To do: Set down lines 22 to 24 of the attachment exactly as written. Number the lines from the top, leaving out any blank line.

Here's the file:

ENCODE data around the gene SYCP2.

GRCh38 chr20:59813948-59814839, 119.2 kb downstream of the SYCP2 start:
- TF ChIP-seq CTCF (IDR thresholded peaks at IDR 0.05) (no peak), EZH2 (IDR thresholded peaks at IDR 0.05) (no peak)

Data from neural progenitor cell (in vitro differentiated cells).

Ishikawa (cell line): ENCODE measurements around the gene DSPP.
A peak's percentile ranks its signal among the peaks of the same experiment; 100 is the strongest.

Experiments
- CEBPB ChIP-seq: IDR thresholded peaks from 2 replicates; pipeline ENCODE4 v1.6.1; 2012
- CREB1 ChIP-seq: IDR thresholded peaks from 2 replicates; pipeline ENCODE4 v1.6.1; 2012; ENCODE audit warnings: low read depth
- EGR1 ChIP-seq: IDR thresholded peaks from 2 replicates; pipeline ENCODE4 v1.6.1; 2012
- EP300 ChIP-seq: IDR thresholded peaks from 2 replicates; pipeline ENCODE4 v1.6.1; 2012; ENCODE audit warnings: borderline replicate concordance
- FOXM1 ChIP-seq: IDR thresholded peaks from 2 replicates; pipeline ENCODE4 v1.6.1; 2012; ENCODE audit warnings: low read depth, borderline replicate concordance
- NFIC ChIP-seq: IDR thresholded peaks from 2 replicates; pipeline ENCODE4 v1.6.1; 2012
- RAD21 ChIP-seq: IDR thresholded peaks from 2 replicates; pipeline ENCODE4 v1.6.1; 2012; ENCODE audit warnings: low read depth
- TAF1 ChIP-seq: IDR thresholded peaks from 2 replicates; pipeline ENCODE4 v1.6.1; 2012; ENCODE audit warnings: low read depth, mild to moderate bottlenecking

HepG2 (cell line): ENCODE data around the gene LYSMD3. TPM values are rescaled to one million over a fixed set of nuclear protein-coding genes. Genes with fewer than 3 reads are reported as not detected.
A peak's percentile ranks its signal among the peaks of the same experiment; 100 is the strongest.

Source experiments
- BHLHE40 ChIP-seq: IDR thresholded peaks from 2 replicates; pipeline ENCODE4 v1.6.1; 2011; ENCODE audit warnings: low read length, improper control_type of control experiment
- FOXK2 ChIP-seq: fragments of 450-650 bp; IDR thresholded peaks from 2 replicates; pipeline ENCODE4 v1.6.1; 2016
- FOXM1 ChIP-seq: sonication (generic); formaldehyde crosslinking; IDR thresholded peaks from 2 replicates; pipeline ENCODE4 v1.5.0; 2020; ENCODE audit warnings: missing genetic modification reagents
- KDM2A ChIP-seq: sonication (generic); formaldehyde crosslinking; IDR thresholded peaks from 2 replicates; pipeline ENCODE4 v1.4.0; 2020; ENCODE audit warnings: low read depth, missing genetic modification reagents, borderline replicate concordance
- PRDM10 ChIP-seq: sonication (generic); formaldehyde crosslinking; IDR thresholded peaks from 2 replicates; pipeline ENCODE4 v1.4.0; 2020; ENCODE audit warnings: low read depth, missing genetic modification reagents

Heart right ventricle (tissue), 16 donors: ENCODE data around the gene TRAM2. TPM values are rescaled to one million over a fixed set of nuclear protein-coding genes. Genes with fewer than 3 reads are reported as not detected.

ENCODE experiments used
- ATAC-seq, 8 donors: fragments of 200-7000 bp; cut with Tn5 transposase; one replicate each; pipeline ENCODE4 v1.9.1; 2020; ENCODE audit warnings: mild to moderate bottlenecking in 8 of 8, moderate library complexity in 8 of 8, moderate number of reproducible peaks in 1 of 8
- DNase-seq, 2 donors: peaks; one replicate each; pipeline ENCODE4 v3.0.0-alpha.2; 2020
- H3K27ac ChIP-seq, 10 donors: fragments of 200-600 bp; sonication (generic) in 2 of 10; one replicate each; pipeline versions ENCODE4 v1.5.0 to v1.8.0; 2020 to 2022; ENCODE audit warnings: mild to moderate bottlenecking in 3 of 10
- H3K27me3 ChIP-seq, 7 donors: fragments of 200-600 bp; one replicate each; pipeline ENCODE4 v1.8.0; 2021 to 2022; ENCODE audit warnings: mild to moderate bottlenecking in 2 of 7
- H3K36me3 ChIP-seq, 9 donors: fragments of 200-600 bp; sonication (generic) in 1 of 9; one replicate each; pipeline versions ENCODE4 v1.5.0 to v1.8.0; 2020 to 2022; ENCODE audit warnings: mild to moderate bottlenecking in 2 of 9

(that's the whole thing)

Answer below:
- KDM2A ChIP-seq: sonication (generic); formaldehyde crosslinking; IDR thresholded peaks from 2 replicates; pipeline ENCODE4 v1.4.0; 2020; ENCODE audit warnings: low read depth, missing genetic modification reagents, borderline replicate concordance
- PRDM10 ChIP-seq: sonication (generic); formaldehyde crosslinking; IDR thresholded peaks from 2 replicates; pipeline ENCODE4 v1.4.0; 2020; ENCODE audit warnings: low read depth, missing genetic modification reagents

Heart right ventricle (tissue), 16 donors: ENCODE data around the gene TRAM2. TPM values are rescaled to one million over a fixed set of nuclear protein-coding genes. Genes with fewer than 3 reads are reported as not detected.